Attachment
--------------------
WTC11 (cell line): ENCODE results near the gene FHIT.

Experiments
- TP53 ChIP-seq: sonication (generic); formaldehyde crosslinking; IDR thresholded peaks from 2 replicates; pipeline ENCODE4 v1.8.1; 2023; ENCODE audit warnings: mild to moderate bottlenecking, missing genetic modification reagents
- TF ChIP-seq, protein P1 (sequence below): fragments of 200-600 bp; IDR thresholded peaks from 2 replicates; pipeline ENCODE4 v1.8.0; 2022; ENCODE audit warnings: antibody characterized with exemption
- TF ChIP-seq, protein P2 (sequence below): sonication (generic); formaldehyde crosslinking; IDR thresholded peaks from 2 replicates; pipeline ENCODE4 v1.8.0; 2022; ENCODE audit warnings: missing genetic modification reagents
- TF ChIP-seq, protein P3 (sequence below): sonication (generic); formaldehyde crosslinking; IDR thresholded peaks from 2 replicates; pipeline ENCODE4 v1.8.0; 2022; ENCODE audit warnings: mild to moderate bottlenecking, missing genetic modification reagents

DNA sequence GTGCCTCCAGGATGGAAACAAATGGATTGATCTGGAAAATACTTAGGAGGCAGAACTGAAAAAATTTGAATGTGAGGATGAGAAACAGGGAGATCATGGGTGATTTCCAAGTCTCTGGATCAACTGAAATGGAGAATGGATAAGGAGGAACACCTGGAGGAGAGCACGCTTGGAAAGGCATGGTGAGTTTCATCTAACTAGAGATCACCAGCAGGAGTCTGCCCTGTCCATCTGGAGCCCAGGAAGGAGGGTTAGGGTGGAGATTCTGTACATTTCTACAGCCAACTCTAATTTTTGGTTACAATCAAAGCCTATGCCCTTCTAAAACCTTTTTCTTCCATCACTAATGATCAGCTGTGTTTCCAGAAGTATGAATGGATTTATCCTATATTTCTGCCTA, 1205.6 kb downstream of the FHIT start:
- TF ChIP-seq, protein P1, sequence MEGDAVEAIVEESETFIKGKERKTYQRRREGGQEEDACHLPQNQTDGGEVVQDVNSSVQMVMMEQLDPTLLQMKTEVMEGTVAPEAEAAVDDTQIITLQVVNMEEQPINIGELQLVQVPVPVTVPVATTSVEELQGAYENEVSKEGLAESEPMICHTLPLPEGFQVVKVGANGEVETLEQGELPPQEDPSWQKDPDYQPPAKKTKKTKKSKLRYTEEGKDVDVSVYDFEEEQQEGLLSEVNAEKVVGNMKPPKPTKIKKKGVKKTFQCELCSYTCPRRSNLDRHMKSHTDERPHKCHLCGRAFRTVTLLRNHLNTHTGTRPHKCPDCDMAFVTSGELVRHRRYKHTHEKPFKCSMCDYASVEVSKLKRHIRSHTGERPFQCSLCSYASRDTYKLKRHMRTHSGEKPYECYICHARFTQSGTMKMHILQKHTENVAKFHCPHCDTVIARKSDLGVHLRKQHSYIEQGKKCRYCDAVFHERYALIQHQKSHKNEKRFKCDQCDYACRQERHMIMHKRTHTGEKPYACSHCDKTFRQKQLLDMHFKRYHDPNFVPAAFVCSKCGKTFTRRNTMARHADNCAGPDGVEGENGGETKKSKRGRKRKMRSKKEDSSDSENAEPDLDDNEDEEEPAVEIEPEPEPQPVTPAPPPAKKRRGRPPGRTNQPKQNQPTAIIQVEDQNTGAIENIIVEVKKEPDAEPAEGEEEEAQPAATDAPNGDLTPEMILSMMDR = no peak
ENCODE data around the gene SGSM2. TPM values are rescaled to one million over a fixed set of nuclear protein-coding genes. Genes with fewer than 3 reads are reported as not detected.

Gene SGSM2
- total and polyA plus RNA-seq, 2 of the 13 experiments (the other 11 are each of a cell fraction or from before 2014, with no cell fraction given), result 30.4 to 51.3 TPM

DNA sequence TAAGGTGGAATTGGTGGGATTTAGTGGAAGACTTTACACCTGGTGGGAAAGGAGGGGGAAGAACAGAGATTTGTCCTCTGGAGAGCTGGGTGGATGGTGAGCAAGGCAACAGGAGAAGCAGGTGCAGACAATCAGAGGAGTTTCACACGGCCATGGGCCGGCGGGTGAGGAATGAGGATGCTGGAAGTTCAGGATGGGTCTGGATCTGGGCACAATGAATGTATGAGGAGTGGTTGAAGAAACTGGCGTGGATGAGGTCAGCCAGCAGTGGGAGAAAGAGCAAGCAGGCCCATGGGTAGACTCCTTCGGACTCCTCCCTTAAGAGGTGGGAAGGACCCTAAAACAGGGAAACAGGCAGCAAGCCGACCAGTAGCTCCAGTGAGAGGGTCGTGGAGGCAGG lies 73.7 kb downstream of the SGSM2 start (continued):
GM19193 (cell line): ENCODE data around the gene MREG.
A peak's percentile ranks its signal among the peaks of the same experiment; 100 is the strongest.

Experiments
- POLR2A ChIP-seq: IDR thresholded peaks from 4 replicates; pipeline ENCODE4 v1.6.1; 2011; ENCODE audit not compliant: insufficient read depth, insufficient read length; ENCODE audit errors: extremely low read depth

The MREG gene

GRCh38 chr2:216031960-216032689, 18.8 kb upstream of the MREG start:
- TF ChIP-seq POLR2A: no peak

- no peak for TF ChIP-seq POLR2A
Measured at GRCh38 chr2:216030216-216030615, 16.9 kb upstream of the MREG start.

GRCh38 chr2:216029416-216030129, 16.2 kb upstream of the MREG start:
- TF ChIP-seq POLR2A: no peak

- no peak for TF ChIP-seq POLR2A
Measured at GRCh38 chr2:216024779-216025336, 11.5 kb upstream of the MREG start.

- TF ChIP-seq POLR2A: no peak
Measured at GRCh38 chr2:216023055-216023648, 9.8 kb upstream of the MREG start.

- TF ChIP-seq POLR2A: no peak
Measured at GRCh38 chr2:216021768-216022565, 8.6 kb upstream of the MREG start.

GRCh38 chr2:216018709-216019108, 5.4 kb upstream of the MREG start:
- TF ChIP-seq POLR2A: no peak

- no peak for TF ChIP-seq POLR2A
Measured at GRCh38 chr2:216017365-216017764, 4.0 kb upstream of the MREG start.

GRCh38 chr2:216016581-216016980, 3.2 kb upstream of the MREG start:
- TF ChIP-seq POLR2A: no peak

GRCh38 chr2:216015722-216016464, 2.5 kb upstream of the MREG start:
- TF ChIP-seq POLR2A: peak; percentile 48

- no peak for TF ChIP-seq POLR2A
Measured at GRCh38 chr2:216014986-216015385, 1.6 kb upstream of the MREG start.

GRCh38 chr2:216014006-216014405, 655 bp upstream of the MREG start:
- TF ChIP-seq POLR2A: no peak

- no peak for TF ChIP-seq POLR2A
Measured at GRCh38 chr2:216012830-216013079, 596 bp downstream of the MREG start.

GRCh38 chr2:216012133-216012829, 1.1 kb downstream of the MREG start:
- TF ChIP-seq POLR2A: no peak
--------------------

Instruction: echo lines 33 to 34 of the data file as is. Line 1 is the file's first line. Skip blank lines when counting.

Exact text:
Measured at GRCh38 chr2:216017365-216017764, 4.0 kb upstream of the MREG start.

GRCh38 chr2:216016581-216016980, 3.2 kb upstream of the MREG start: